Trompe-l’oeil FurShown last July at Palais Brongniart, Fendi Couture extended the concept of fur and applied precious avant-garde techniques to materials, with forays into the Orphic Cubism movement born in 1910 in France and forerunner of futurism
The collection drops the name Fendi Fourrure to become Fendi Couture: a way, explained Karl Lagerfeld and Silvia Venturini Fendi, to reaffirm that the brand is also much more than fur.
Statuesque silhouettes and soft floating items alternated on the catwalks, in refined fabrics such as frayed organza and fringed chiffon that transform into trompe l'oeil surfaces, inlaid cashmere, shaved mink and shearling were combined to make very light gyronny-like chevrons, while ermine alternated nonchalantly with sequins and the most striking coat is made with narrow strips of shaved mink cut by hand and re-stitched.
The playful concept of “is it real or pretend” seems to be one of the stylistic features of this Fendi collection, in which the materials and workmanship take over: materials that mix and blend, fur mosaics that complement impalpable fabrics, tulle combined with latex, feathers and tiny silver fringes that overlap in a frenzy of precious details.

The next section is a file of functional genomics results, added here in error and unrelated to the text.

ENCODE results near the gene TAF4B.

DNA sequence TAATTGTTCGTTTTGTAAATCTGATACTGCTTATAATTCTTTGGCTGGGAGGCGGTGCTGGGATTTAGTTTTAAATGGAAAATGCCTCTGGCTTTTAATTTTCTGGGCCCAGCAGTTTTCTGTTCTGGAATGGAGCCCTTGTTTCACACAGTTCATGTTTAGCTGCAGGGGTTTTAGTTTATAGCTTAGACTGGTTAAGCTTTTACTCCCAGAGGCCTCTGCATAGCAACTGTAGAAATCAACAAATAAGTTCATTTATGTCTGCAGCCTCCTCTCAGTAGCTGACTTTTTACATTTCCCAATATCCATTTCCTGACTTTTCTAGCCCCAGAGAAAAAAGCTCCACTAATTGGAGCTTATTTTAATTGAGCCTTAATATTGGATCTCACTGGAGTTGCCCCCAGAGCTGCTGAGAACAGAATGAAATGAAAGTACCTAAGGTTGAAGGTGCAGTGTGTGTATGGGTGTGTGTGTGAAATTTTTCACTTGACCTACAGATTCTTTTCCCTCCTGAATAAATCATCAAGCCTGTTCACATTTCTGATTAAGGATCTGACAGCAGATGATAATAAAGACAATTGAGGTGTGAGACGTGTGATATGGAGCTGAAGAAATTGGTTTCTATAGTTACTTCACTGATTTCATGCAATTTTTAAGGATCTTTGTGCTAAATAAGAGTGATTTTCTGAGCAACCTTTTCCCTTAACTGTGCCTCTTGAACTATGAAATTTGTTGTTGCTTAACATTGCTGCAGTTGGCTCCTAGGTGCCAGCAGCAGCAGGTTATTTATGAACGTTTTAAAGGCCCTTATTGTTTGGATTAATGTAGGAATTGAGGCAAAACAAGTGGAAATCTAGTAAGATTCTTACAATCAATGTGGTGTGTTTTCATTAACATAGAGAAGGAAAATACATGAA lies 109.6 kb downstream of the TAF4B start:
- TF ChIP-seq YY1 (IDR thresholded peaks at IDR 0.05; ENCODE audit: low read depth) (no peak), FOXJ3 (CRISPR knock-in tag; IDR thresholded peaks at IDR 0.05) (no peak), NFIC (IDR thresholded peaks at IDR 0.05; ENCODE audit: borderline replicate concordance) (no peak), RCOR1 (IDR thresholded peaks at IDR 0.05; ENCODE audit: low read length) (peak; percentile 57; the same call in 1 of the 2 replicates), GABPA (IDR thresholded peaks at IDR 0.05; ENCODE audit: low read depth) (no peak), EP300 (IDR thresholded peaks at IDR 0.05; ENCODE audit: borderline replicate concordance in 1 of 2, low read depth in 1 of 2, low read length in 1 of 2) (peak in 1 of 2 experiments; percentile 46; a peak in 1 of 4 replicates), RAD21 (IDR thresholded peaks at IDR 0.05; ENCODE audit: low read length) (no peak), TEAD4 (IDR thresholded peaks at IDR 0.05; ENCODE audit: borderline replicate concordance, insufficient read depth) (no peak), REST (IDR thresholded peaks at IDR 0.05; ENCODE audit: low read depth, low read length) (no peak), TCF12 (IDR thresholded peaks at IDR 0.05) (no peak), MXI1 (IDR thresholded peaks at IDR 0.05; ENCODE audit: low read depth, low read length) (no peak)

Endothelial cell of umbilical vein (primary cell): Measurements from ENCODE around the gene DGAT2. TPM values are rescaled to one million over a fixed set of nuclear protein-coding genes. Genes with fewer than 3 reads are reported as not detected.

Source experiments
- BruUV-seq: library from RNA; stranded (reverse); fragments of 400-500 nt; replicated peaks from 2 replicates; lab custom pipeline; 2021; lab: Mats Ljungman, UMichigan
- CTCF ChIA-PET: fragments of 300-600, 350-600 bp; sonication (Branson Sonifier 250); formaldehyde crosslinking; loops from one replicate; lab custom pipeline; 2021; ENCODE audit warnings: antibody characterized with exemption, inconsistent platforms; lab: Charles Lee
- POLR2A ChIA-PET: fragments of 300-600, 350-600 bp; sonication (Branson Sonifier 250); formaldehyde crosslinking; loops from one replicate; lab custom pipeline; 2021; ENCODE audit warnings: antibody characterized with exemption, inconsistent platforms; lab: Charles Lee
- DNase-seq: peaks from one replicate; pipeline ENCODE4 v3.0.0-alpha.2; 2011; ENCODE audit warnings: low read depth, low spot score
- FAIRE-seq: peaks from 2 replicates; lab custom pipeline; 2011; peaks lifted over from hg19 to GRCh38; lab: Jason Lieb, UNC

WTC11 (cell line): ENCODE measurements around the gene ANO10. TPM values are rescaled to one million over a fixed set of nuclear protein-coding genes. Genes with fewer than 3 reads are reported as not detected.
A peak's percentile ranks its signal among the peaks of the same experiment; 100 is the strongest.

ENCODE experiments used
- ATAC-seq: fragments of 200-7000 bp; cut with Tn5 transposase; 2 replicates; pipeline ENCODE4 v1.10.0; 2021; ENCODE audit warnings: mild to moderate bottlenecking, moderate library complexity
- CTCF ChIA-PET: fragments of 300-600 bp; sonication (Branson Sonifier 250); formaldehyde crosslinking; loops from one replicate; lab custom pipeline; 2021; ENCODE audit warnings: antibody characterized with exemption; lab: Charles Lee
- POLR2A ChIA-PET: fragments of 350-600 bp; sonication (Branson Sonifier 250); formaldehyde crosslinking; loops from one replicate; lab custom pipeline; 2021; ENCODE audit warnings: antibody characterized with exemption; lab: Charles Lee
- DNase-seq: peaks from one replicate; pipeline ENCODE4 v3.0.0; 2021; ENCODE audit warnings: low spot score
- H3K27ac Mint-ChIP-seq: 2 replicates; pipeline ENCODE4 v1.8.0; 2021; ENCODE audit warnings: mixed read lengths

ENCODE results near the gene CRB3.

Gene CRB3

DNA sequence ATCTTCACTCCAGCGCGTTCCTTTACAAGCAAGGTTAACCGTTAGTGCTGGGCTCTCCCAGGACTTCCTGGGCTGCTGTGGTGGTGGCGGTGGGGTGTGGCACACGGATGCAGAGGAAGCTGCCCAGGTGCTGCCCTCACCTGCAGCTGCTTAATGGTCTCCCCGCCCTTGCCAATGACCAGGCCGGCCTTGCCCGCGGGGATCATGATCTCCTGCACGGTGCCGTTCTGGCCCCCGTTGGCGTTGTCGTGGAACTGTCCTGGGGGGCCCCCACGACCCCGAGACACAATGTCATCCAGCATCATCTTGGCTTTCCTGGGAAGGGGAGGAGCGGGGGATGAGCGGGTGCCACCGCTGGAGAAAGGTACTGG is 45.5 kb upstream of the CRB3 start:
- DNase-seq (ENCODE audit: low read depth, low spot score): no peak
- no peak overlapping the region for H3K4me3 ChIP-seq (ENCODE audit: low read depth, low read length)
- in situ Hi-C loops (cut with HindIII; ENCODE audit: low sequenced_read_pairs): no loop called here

The opening items on the catwalk are of great impact, featuring a rainbow of colours, which during the show soften into shades of apricot, lavender and sorbet pink.
Rich in geometric motifs and bright abstractions directly influenced by František Kupka and Robert Delaunay, the collection displays a wonderful artistic expression – also seen in the extraordinary circular motifs that feature on many coats. The precious mixtures, mingling and overlapping also make it more difficult for experts to understand whether they were looking at fur or not, but in front of such boundless poetic mastery in the processing of materials this is not really important. With an eye looking to the past and the door always open to innovation.